GUERNSEY – The name of the landing is not yet set in stone, even though the new beach has been set in sand.
The new Guernsey Landing is going to allow the many people who launch their tubes and kayaks a soft launching site and an easy access to the river.
“The sand was brought in privately,” said city councilman Kellie Augustyne. “We are paying for it out of donations. We have been taking up donations down at Kelley’s Bar.”
Brad Cook, who owns Cook Construction in Guernsey, was overseeing the project. His son, Nate Cook, ran the skid loader to relocate the sand from piles so it would be easier to rake down to a smooth surface. They are also planning to put a retaining wall in behind the sand.
“We float the river here every year,” Augustyne said. “And there’s a lot of people who float this river. It’s a great little float down here, about a 45 minute to an hour trip.”
The tubers that will ultimately put in at this location will float all the way down to Register Cliff where they will pull out.
“We’ve been talking about it for years,” he said. “We needed to come in and clean up the area and the city paid for that. A few of us got together, we were having a beer and said, ‘let’s just put a beach in.’ Esthetically it will just look better. Many people come into town will see it.”
When the suggestion to call it Kellie’s Landing was proposed, Augustyne laughed and said that no official name has been put to the beach just yet. They will be erecting some sort of plaque that will recognize the many volunteers and donors who turned the beach project from a dream over a beer to a reality on the river.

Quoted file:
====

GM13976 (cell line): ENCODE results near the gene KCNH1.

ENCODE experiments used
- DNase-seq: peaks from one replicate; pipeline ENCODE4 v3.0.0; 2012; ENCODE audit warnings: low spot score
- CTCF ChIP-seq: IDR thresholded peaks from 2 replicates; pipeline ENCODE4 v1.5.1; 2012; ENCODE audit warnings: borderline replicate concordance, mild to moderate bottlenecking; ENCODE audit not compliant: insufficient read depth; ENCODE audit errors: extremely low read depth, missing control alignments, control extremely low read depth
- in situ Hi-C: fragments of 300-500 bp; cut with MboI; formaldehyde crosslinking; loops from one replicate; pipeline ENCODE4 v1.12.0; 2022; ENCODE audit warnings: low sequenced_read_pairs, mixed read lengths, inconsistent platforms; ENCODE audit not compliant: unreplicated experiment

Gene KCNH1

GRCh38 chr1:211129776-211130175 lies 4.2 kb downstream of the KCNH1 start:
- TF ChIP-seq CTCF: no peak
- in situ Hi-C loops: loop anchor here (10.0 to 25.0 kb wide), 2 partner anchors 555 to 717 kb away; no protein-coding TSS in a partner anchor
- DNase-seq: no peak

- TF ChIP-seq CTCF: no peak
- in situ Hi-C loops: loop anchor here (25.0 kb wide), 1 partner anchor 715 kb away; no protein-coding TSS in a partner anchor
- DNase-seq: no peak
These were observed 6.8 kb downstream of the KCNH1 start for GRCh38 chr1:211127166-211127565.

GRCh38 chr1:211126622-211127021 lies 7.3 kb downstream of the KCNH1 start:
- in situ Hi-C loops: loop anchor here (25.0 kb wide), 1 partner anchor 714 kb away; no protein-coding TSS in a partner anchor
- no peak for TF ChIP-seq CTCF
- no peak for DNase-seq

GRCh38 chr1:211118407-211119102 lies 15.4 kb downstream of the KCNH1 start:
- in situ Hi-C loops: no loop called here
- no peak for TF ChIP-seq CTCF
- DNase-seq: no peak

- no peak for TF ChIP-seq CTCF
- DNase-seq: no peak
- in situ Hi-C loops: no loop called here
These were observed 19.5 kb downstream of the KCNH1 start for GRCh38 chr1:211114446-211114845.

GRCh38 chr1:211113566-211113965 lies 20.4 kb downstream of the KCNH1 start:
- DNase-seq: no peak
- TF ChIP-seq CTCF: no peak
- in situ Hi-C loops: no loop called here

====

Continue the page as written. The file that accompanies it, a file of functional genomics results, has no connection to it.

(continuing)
Although there is no tubing rental shop in the vicinity, Augustyne has between 30 and 40 tubes that he loans out during the tubing season.
Elizabeth Pallow and Sarah Mosely who are not only volunteers but reside overlooking the river and decided to help do something special for the community.
“We’re always down to help around the community and make this place look nice,” Mosely said. “This is our favorite thing to do, float the river.”
The lazy river which is relatively easy to navigate and float on can get to 6-feet deep in some spots, but its calm flow makes it safe for those who want to float and provides family fun during the sometimes-extreme Wyoming high temperatures.
Although both Nate and Brad Cook said with the foot traffic and packing of the sand, alleviating sand runoff into the river, there would need to be perhaps a dump of sand per year and some yearly maintenance. They purposely leveled the beach without a lot of slope to keep the sand on the bank.
The rock retaining wall that will be between the grass and the sand should keep most of the dirt and the 35 tons of sand separated, Nate Cook said.
“We’re thinking we’re going to have to maintain it every year,” he said. “Maybe put down another load or two, just kind of keeping up on it.”
The entire project only took a few hours and many hands made for light work on the new Guernsey beach.